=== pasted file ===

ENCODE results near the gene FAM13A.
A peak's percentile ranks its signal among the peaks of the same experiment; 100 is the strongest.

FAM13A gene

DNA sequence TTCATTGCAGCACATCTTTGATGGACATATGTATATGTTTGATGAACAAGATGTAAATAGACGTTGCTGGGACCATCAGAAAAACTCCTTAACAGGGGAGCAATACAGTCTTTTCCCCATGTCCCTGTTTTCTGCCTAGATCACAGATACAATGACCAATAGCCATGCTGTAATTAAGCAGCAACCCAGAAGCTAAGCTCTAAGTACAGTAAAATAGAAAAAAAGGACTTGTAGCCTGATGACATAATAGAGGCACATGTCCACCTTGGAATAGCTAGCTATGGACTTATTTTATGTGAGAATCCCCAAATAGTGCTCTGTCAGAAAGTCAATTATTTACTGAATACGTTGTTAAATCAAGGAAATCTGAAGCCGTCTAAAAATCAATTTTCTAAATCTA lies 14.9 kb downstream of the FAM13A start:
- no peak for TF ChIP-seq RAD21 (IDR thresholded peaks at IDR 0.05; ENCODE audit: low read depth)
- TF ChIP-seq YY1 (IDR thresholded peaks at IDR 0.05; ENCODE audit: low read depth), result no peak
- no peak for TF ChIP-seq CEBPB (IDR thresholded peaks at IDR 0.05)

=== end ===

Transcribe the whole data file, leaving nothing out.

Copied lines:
ENCODE results near the gene FAM13A.
A peak's percentile ranks its signal among the peaks of the same experiment; 100 is the strongest.

FAM13A gene

DNA sequence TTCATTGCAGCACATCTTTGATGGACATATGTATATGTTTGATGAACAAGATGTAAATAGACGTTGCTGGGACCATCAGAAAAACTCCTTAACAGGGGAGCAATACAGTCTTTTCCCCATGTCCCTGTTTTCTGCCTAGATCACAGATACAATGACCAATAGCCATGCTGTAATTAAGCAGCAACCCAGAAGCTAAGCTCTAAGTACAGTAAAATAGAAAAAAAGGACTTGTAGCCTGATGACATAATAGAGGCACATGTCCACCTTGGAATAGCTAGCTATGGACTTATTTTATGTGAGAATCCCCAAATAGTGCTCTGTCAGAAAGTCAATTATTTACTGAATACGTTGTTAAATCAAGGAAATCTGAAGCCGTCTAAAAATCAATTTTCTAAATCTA lies 14.9 kb downstream of the FAM13A start:
- no peak for TF ChIP-seq RAD21 (IDR thresholded peaks at IDR 0.05; ENCODE audit: low read depth)
- TF ChIP-seq YY1 (IDR thresholded peaks at IDR 0.05; ENCODE audit: low read depth), result no peak
- no peak for TF ChIP-seq CEBPB (IDR thresholded peaks at IDR 0.05)